Thomas Paine you should write a pamphlet about independence but don't use that word
Your right Benjamin I should write a pamphlet about independence and I wont use that word
I'm scared of Great Britain
This idea of independence is making me scared
I don't like the British and their rules
I finally finished my essay but i'm having a bit of trouble publishing it
Dr. Benjamin Rush encouraged Paine to write a pamphlet on independence, though he cautioned him not to use that word.
Thank you for letting me publish my pamphlet
Your welcome well print the copies right away
The idea of independence made many colonists uneasy. They might complain about British rule, but the prospect of separating from Great Britain scared them.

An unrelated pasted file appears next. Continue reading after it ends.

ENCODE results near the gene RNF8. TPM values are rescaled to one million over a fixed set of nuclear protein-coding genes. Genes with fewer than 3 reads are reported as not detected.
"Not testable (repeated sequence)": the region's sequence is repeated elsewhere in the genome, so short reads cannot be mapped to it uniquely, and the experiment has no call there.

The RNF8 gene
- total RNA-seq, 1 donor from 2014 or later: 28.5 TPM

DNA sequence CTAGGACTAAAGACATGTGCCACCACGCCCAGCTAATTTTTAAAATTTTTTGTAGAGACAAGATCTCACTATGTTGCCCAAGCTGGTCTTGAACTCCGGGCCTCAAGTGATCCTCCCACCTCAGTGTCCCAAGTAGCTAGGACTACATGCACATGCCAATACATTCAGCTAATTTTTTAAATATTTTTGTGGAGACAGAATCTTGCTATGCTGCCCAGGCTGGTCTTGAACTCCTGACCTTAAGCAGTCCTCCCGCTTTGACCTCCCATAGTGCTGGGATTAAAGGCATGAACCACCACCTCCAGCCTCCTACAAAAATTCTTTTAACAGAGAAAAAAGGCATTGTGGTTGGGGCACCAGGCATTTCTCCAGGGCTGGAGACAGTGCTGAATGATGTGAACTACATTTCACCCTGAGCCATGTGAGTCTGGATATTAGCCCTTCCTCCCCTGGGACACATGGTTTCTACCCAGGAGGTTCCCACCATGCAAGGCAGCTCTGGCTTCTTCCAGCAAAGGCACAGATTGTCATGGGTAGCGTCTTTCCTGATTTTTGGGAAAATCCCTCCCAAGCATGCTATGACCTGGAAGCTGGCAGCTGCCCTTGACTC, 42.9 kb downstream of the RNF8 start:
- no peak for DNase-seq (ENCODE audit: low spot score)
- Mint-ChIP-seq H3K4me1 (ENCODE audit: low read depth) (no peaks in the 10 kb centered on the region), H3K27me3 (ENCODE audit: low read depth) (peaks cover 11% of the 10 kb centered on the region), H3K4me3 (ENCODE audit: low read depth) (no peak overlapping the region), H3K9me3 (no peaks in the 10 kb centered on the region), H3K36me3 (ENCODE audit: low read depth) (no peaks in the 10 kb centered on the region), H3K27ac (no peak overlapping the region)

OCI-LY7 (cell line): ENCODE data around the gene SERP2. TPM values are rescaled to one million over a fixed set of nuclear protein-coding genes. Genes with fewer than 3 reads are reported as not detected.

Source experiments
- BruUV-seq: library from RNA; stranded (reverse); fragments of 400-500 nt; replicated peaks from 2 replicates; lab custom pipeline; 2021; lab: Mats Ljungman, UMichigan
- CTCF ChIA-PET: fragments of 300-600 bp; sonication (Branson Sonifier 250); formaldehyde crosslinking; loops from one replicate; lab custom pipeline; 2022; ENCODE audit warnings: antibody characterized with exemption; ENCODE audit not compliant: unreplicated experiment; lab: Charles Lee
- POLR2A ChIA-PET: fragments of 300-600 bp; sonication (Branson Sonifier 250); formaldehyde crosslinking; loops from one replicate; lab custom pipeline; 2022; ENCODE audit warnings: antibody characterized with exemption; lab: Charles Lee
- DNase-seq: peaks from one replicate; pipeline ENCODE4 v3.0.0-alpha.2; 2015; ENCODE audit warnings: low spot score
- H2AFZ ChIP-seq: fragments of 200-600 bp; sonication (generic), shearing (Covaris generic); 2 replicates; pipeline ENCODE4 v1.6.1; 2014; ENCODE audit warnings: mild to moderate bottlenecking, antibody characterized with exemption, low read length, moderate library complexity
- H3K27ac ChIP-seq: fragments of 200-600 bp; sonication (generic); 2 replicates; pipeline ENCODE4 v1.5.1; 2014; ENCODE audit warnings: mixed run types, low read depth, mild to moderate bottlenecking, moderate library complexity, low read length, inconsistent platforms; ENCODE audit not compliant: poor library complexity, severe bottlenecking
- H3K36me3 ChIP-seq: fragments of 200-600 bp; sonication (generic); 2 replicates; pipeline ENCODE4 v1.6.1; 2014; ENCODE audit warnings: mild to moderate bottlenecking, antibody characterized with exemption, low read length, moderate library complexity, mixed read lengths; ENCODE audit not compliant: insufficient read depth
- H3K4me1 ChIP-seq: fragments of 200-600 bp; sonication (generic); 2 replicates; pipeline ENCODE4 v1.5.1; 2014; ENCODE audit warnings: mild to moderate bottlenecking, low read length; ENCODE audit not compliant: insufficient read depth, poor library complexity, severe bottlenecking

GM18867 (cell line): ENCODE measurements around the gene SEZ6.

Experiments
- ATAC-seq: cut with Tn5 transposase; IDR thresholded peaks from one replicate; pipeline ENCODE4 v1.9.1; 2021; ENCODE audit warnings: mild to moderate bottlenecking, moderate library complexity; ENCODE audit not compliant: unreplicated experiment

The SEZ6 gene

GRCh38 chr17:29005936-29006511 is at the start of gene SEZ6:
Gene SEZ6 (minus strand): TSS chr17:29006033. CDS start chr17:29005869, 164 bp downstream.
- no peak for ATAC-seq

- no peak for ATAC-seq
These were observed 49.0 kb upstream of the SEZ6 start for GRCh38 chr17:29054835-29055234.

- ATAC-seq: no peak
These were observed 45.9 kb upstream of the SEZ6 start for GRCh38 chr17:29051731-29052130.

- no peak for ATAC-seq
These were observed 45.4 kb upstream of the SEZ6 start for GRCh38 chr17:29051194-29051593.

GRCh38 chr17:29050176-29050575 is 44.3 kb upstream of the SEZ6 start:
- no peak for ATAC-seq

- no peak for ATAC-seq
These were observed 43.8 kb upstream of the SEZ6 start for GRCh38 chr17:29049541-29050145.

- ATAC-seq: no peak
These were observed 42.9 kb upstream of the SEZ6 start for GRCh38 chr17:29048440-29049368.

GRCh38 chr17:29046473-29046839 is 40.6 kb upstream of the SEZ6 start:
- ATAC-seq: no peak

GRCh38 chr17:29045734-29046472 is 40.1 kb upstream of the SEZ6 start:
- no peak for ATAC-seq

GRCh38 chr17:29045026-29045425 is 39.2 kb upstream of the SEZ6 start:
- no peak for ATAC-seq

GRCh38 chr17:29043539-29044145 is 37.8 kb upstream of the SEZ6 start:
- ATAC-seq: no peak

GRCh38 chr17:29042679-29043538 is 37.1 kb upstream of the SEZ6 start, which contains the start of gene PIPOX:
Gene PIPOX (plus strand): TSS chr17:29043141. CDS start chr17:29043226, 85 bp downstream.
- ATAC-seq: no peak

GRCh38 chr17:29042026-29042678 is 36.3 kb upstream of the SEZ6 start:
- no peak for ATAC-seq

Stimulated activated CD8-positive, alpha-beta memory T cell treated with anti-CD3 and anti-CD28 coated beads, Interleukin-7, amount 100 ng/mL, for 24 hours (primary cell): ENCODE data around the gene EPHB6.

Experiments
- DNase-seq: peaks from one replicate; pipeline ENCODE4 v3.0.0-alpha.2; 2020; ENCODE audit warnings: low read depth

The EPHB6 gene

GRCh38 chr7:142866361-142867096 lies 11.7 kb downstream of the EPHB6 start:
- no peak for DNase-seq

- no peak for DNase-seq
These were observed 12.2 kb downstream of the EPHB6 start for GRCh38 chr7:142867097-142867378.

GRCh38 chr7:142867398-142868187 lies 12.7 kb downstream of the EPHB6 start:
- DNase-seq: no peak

We have the same thoughts about what Thomas Paine published
By December, Paine had finished his essay. But he had trouble getting it published. The subject of independence was just too hot for many publishers to handle.
The Rights of Man
Eventually, however, Paine found a publisher who agreed to print a thousand copies as a pamphlet. It was 46 pages long. The pamphlet did not have Paine's name on the cover, but simply said, “written by an Englishman.” On January 10, 1776, Common Sense appeared in bookstores.
Although Paine's words were powerful, his ideas were not new. Many other colonial leaders, such as Benjamin Franklin, Thomas Jefferson, and John Adams, had expressed similar thoughts.
Paine's ideas on rights and liberty also had an influence on other countries, particularly France. In fact, Paine later moved to France to play a role in the French Revolution. He also wrote several books, including The Rights of Man.